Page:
Indexed on: 26 Dec '01Published on: 26 Dec '01Published in: Biophysical Journal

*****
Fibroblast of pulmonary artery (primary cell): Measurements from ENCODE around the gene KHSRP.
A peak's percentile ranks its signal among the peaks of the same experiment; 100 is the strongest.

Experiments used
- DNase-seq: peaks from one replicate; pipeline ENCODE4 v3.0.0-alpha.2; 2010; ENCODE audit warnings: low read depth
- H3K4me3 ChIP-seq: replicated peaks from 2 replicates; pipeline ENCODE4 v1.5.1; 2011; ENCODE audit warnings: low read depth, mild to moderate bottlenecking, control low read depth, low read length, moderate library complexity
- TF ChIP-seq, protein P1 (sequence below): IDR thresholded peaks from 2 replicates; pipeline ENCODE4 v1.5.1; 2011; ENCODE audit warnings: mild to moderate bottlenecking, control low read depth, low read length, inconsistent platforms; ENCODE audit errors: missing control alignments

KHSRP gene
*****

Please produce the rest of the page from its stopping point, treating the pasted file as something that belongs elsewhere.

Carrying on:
Nucleotide penetration into the voltage-dependent mitochondrial ion channel (VDAC) reduces single-channel conductance and generates excess current noise through a fully open channel. VDAC channels were reconstituted into planar phospholipid membranes bathed in 1.0 M NaCl. At a given nucleotide concentration, the average decrease in small-ion channel conductance induced by mononucleotides ATP, ADP, AMP, and UTP and dinucleotides beta- and alpha-NADH, NAD, and NADPH are very close. However, the excess current noise is about seven times higher in the presence of NADPH than in the presence of ATP and is about 40 times higher than in the presence of UTP. The nucleotide-generated low-frequency noise obeys the following sequence: beta-NADPH > beta-NADH = alpha-NADH > ATP > ADP > beta-NAD > or = AMP > UTP. Measurements of bulk-phase diffusion coefficients and of the effective charge of the nucleotides in 1.0 M NaCl suggest that differences in size and charge cannot be the major factors responsible for the ability to generate current noise. Thus, although the ability of nucleotides to partition into the channel's pore, as assessed by the reduction in conductance, is very similar, the ability to generate current noise involves a detailed recognition of the three-dimensional structure of the nucleotide by the VDAC channel. A possible mechanism for this selectivity is two noise-generating processes operating in parallel.